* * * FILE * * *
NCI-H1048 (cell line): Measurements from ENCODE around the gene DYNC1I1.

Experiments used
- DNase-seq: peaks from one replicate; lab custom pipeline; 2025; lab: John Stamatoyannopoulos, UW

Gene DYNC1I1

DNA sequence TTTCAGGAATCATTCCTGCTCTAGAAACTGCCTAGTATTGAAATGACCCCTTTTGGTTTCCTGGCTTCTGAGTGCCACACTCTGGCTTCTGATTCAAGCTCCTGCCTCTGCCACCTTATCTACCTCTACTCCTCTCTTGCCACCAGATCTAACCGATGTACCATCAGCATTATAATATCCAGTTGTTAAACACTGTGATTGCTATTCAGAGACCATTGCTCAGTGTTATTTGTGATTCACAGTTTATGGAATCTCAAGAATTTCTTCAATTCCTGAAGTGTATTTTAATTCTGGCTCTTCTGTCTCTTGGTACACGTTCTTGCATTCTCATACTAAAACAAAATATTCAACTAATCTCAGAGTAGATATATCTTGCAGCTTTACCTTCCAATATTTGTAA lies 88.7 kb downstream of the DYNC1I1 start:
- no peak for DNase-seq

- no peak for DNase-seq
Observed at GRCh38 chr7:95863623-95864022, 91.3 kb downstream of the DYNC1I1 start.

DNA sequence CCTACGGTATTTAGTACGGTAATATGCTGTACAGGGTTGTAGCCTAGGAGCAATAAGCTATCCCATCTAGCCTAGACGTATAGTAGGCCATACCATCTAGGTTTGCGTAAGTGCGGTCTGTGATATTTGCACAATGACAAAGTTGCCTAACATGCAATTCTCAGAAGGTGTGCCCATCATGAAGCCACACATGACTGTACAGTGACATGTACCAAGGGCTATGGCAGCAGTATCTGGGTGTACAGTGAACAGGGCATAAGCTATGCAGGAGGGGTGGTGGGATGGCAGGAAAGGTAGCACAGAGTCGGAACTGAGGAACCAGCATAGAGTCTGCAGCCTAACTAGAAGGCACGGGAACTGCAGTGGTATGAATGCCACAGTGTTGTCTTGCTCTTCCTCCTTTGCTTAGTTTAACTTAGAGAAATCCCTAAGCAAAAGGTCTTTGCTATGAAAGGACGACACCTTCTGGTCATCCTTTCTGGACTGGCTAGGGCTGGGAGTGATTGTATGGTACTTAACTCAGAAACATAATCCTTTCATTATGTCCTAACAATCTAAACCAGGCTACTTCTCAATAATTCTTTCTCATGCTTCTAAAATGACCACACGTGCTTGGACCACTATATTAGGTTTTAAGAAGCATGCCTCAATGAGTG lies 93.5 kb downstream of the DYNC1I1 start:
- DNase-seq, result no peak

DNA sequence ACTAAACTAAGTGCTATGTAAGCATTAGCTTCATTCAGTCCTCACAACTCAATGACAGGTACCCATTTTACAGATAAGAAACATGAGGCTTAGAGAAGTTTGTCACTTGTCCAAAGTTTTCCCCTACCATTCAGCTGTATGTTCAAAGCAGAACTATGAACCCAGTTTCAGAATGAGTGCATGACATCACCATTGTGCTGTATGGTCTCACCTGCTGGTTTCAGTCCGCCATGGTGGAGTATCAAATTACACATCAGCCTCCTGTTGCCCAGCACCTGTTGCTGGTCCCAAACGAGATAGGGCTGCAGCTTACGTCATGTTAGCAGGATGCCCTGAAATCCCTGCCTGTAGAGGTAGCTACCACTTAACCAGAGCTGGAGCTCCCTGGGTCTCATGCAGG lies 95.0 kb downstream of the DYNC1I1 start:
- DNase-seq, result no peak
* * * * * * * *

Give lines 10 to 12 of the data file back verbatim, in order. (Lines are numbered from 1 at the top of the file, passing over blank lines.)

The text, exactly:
- DNase-seq, result no peak

DNA sequence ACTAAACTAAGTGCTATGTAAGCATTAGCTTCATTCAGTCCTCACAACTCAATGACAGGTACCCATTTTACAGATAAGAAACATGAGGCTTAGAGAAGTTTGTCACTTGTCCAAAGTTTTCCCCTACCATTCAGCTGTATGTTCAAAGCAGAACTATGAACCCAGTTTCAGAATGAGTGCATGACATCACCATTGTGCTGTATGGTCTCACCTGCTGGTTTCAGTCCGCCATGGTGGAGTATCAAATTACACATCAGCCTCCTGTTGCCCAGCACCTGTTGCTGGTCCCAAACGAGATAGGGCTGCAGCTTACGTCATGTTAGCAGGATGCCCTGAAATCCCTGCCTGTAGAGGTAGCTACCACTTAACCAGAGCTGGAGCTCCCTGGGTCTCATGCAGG lies 95.0 kb downstream of the DYNC1I1 start:
- DNase-seq, result no peak